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I'm a white guy living alone, but having lived in Chinese/Vietnamese households for over ten years, I sleep the same way all the Asians I know do. That is, there is a normal bottom sheet (either fitted or flat), and there is a doona/duvet which you throw over yourself. No top sheet. The doona is a padded cotton affair which has a bag-like cover on it. This cover is made of cotton and feels similar to a sheet when against your skin. The cover is changed frequently. In winter (mild Sydney winter), an extra blanket may be thrown over all that. On very hot summer nights I may ditch the doona and use a single flat sheet.

I haven't made a bed in the traditional western sense (bottom sheet, top sheet, blanket(s), top sheed folded back oner the blankets, quilt) probably since I was a teenager, but that is the way I was brought up. I certainly don't miss having to make the bed every day. These days I just straighten up the doona after I get up, or maybe pull it right off and let the bed air.
#17
Old 12-01-2005, 04:02 PM
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The key, perhaps in understanding why a person might be fooled by such short-sheeting, is that, around here anyway, there is always something more on top of the top (flat) sheet, either a blanket or comforter/duvet/quilt or bedcover or a combination of those.
#18
Old 12-01-2005, 05:13 PM
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Quote:
Originally Posted by Shagnasty
I was the one that made the "easiest GQ question ever" comment. This one isn't quite as bad.
In my defense, I honestly think Google was conspiring against me that day, giving me lots of stuff about surgeons sewing up people and nothing about people sewing stuff onto shirts.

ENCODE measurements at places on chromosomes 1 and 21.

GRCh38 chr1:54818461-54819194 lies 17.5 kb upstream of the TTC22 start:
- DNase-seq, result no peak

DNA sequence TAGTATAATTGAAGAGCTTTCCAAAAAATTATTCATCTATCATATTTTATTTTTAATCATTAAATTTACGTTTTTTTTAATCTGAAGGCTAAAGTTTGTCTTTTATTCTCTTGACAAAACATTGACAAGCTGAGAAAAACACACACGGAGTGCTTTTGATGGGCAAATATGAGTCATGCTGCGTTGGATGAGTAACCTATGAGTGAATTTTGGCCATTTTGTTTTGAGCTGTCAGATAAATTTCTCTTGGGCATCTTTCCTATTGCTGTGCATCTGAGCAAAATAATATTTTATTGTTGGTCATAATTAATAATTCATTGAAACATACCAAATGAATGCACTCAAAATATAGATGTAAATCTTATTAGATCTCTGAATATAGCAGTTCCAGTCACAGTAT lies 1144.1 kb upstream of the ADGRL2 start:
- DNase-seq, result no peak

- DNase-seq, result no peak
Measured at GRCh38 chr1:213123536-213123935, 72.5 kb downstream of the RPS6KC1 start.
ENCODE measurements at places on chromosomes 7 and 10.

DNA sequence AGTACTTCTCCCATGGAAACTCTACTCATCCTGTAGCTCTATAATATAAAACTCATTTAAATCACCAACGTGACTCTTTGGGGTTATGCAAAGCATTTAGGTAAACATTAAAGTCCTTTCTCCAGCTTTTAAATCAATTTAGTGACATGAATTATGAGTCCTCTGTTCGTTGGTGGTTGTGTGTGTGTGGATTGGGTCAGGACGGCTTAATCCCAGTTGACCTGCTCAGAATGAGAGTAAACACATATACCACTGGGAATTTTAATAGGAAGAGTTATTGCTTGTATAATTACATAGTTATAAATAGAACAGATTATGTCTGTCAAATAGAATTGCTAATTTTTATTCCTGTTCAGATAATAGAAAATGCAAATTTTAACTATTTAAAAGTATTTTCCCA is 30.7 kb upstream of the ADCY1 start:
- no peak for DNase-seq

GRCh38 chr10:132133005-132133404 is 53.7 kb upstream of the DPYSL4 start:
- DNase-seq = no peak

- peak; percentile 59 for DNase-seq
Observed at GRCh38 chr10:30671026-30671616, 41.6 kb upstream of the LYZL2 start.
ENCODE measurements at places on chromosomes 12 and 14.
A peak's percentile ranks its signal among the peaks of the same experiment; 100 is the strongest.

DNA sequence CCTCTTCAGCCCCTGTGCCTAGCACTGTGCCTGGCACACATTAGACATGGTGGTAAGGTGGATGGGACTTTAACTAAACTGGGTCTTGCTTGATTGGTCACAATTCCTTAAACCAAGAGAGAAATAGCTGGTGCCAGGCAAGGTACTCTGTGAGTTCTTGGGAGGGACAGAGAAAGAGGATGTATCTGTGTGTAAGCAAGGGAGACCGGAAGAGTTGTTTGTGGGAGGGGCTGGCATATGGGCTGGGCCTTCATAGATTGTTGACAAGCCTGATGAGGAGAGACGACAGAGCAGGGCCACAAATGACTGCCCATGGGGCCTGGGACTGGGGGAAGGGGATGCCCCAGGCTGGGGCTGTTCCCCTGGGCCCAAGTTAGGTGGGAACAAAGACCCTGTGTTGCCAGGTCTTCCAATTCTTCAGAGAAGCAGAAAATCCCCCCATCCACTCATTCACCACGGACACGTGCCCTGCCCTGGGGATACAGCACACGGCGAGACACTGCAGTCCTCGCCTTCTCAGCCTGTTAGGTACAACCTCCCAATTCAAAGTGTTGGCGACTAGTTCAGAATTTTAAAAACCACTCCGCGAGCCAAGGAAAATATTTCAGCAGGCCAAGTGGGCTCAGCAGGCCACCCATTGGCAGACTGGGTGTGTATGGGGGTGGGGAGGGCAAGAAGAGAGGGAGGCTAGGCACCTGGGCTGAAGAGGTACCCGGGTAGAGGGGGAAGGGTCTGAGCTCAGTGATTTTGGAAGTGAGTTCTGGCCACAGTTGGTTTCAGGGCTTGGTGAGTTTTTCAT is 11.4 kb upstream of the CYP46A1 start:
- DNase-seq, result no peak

#19
Old 12-05-2005, 02:07 AM
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Quote:
Originally Posted by Sattua
A bed has two sheets: the top sheet (the one you sleep under) and a bottom sheet (the one you sleep on top of). Bottom sheets now are often "fitted" sheets--they have elastic around the edges to keep them tight around the mattress. However, in college dormitories and summer camps--where shortsheeting often happens--the bottom sheet is just like the top sheet, and you have to tuck it in around the mattress and hope it stays (and it never does).

To short-sheet a bed, you take one sheet. Tuck it under the top and sides of the mattress. Then, fold the bottom up and lay it across the top of the bed so that it looks like the top sheet.

When a person jumps into bed, they can't get their legs in very far--they get caught in the sheet.

AH!! I've never understood the instructions for this, because all my life, I've used fitted bottom sheets. Now I see how this works!